Politicians of South Asian Heritage seem to be having a moment in the British Isles, with politicians claiming Indian and Pakistani history holding several of the most powerful political offices in the islands.
Humza Yousaf was elected the leader of Scotland’s ruling left-separatist Scottish National Party (SNP) on Monday, and on Wednesday will be sworn in as First Minister. In doing so, the Pakistani-heritage politician will join several other South Asians dominating the top of British politics, an impressive achievement in a country claimed by some to be stricken by considerable levels of institutional racism, and where by the latest count over 80 per cent of full-time residents are white.
As First Minister, Yousaf will lead Scotland’s devolved government — roughly equivalent to a U.S. State government — which is one of four constituent home nations in the United Kingdom. The Prime Minister of the whole United Kingdom, Rishi Sunak, also has South Asian heritage and was born in England to parents of Indian Punjabi heritage, a region on the India-Pakistan border.
Yousaf is the United Kingdom’s first national leader of the Muslim faith, while Sunak is the first of the Hindu faith. Meanwhile, administering home affairs for the Sunak government across the United Kingdom including policing and border control is Buddhist Suella Braverman, who like many Anglo-Indians has parents who came to the United Kingdom from India as a mobile administrative and middle class via the British Empire in Africa.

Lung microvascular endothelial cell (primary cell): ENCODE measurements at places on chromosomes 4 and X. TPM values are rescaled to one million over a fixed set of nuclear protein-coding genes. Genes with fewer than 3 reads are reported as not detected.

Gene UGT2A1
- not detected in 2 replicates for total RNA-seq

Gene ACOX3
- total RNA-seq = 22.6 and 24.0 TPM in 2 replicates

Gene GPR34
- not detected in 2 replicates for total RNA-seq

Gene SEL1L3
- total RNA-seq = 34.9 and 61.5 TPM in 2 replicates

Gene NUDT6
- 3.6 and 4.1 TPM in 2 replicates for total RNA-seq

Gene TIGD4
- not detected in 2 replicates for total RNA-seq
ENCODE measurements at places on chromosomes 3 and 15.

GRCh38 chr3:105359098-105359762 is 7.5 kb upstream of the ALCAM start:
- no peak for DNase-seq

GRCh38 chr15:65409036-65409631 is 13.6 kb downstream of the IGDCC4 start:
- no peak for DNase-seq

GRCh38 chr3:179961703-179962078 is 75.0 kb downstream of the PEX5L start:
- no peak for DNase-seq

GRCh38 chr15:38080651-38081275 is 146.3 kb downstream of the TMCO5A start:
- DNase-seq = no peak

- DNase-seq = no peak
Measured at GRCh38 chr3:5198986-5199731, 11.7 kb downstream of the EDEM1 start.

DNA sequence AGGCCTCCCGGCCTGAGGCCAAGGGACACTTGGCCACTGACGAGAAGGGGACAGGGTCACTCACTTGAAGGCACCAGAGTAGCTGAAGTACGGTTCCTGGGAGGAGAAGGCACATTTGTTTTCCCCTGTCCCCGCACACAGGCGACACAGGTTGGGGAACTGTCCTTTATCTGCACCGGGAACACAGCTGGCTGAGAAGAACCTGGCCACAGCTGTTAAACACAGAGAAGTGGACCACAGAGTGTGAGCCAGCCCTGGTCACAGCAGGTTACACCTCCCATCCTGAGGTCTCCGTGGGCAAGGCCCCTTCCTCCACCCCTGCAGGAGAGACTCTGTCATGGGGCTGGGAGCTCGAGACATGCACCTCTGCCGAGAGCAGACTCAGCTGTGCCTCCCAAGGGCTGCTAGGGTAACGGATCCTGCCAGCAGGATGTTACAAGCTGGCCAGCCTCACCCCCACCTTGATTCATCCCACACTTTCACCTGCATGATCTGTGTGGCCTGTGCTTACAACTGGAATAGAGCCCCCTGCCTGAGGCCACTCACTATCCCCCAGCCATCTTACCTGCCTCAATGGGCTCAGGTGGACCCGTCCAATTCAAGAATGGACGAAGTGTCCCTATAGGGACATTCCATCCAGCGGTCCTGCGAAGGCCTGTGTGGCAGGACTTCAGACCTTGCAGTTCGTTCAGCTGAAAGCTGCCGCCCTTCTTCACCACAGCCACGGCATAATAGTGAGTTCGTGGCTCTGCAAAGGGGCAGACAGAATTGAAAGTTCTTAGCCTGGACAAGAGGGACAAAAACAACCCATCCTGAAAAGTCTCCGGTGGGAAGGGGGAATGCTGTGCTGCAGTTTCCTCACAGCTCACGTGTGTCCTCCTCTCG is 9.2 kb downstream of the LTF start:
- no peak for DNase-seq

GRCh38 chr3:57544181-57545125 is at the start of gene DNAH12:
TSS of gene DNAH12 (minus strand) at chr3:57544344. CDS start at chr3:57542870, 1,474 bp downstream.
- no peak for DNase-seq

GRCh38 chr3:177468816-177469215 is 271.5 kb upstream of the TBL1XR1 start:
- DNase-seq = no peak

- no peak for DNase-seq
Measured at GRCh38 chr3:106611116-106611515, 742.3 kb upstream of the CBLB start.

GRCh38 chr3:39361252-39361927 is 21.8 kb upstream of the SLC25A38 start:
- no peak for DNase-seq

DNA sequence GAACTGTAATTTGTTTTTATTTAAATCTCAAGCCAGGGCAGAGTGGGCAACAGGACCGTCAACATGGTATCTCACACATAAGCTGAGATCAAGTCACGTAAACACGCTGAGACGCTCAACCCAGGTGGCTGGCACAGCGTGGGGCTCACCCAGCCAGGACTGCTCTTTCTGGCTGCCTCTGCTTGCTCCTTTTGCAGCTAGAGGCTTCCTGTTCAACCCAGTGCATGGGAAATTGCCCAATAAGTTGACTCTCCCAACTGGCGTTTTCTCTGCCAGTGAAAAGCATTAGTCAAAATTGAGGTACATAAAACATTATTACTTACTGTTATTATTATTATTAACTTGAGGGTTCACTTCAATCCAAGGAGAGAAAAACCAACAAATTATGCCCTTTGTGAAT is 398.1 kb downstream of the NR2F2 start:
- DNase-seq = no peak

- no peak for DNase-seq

Braverman is only Britain’s second Indian-heritage Home Secretary, in fact. The senior ministerial position was recently held by fellow Conservative politician Priti Patel.
As well as the national Prime Minister, the Scottish First Minister, and the Home Secretary — one of the highest offices in the land — the Mayor of London, the capital and largest city, is also of South Asian heritage. Mayor Sadiq Khan was born in London to parents who came to the United Kingdom from Pakistan in the 1960s.
There does not appear to be a particular political flavour with these recent developments: Conservative party second-generation immigration politicians hold more power and positions than those from the left and hard left, despite the narrative from the left-leaning more heavily into race-based politics. The UK’s flagship Conservative newspaper The Daily Telegraph even took the occasion of Yousaf’s election this week as an opportunity to attack the left-wing Labour Party for not having elected a single female or non-white leader in its history, despite its rhetoric on the issue.
While the trend of successful members of a small ethnic minority enjoying considerable political influence is marked in the United Kingdom — where ‘Indian’ is one of the largest minority groups in the country, but still only accounts for three per cent of the population — it is seen elsewhere, too. The political state of the UK shares the geographical area of the British Isles with another state, the Irish Republic.
The Prime Minister of Ireland, Leo Varadkar, also has South Asian heritage, his father an Indian immigrant doctor.
While this political trend may seem surprising, especially given the overwhelmingly white demographics of the United Kingdom and the Republic of Ireland, it is unclear whether this moment is the crest of a wave that began in the last century with a small, elite clique of children of highly-motivated early migrants to Britain having come of age and into their political prime that will pass, or a longer-term trend.
Certainly, ‘Indian’ are now the ethnic group in the United Kingdom with the highest median income, pulling slightly ahead of ‘Chinese’ and White’ in government statistics and comfortably ahead of ‘Other Asian’. Paradoxically — perhaps — ‘Pakistani’ rates lowest among those sampled, with median incomes a full third lower than their ‘Indian’ neighbours from the Subcontinent.